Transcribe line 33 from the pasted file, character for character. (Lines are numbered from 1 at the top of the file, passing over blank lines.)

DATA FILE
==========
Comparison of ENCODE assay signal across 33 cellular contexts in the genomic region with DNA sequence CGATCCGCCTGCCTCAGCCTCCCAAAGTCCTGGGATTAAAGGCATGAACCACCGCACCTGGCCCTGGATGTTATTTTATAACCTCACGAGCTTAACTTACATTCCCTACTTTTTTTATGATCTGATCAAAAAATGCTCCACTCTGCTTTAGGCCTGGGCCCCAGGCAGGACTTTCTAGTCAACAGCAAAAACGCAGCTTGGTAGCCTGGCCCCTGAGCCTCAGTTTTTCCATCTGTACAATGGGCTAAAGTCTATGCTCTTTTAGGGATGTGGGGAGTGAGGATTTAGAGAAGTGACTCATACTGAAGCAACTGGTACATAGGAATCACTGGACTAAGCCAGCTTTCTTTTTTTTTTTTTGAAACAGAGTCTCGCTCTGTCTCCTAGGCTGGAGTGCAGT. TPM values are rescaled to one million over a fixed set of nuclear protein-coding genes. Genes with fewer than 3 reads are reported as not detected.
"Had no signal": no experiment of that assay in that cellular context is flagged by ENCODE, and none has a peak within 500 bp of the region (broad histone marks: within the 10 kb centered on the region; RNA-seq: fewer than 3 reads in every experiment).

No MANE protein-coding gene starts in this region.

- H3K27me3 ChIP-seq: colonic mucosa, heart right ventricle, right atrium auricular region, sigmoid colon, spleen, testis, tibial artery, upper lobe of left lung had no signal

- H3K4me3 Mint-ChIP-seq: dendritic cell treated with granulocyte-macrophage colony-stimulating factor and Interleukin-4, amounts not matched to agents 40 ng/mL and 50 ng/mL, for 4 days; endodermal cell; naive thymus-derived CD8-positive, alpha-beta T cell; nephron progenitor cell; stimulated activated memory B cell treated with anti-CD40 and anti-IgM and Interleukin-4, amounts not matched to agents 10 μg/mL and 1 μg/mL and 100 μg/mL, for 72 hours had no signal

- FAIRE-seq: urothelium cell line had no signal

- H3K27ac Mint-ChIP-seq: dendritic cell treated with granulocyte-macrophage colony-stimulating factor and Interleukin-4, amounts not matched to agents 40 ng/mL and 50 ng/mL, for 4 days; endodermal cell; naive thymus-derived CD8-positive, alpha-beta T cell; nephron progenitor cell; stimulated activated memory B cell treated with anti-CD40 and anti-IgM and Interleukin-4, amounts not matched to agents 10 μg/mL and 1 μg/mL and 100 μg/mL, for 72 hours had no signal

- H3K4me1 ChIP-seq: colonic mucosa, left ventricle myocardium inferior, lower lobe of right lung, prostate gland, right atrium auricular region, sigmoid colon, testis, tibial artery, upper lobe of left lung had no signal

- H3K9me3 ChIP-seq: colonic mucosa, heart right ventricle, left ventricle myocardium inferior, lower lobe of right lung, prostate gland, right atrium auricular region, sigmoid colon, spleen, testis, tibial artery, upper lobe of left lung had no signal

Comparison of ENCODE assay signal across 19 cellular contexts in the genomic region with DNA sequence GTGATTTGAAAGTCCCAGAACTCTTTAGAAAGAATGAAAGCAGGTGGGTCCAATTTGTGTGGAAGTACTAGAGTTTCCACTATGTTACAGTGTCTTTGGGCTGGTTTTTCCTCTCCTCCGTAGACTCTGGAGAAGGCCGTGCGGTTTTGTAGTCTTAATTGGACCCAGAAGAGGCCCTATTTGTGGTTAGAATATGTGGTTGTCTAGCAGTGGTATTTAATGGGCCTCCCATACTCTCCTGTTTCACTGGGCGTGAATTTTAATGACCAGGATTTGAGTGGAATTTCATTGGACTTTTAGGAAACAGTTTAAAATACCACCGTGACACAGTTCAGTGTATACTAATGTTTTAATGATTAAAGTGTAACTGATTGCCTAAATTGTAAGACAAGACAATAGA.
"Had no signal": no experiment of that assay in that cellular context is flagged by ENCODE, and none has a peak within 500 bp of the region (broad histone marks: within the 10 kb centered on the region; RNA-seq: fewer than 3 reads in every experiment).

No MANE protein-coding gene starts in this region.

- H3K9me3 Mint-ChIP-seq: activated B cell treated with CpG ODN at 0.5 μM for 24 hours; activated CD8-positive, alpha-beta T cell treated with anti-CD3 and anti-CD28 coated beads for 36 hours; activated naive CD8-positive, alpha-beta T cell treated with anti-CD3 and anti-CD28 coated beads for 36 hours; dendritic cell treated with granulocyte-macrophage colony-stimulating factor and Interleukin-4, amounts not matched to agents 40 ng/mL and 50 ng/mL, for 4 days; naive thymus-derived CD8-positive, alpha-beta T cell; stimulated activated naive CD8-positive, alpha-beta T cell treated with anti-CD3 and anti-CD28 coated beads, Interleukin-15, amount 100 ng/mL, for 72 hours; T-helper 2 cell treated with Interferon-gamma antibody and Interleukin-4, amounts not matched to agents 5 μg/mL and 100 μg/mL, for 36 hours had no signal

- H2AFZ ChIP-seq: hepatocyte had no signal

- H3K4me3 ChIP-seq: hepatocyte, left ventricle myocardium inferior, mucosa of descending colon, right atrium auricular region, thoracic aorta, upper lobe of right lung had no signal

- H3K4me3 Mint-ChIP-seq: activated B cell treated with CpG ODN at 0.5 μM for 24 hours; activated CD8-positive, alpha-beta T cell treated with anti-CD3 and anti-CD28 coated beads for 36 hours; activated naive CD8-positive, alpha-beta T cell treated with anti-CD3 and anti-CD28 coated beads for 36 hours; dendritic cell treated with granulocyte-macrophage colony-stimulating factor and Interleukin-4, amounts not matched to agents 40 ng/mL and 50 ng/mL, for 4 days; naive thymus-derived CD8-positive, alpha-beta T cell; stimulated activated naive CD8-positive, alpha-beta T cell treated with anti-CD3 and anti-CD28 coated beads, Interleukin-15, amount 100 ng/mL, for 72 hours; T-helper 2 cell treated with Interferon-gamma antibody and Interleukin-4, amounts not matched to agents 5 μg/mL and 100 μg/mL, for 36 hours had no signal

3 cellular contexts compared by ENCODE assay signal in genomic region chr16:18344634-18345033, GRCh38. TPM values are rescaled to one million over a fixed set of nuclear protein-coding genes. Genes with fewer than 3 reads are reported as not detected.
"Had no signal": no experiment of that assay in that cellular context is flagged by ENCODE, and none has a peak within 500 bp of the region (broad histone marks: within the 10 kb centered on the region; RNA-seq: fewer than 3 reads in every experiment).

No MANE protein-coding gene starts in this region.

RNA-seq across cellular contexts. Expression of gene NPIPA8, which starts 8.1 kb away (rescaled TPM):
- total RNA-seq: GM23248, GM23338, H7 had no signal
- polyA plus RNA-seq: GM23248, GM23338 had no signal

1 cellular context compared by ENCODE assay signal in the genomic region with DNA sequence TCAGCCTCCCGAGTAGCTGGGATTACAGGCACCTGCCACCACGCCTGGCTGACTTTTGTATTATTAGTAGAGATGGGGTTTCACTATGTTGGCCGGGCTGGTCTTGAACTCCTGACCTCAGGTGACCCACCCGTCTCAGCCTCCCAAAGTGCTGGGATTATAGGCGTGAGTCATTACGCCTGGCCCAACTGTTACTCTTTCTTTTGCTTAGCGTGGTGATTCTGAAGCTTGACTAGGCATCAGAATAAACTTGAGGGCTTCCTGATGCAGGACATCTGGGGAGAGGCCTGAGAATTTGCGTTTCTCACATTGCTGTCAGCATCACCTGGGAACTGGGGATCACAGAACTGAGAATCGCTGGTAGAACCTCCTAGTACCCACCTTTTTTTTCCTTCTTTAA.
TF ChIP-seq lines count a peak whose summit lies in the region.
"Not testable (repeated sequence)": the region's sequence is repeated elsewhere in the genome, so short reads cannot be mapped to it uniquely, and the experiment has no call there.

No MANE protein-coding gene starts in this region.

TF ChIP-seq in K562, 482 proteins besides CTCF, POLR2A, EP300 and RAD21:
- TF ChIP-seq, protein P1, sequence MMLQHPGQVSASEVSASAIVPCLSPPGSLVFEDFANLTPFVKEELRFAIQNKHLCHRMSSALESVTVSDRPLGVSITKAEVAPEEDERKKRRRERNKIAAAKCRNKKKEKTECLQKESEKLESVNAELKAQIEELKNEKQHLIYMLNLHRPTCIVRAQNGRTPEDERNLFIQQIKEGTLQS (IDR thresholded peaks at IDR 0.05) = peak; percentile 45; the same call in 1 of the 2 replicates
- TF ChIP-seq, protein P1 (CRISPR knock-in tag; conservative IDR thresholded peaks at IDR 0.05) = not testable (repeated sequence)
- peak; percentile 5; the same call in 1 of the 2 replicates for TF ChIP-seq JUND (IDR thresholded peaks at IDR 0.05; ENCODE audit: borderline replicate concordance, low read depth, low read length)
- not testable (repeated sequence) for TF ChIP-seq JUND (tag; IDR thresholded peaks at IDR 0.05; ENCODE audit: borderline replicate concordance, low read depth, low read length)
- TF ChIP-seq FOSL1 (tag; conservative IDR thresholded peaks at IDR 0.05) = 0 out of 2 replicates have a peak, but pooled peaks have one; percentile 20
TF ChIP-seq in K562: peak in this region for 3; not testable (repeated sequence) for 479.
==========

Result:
TF ChIP-seq in K562: peak in this region for 3; not testable (repeated sequence) for 479.